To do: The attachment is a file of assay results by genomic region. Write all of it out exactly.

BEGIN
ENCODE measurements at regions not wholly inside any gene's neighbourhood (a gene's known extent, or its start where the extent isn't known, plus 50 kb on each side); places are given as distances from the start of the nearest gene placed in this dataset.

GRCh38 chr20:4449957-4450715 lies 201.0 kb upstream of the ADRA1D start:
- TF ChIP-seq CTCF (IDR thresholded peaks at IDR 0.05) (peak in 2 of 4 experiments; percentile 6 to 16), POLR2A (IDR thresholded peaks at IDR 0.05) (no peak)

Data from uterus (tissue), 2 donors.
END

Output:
ENCODE measurements at regions not wholly inside any gene's neighbourhood (a gene's known extent, or its start where the extent isn't known, plus 50 kb on each side); places are given as distances from the start of the nearest gene placed in this dataset.

GRCh38 chr20:4449957-4450715 lies 201.0 kb upstream of the ADRA1D start:
- TF ChIP-seq CTCF (IDR thresholded peaks at IDR 0.05) (peak in 2 of 4 experiments; percentile 6 to 16), POLR2A (IDR thresholded peaks at IDR 0.05) (no peak)

Data from uterus (tissue), 2 donors.